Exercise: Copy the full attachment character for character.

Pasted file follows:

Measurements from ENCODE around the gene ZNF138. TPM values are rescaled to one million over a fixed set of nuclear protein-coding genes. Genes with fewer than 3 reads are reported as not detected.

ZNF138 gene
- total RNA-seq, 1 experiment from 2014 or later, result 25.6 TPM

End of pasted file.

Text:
Measurements from ENCODE around the gene ZNF138. TPM values are rescaled to one million over a fixed set of nuclear protein-coding genes. Genes with fewer than 3 reads are reported as not detected.

ZNF138 gene
- total RNA-seq, 1 experiment from 2014 or later, result 25.6 TPM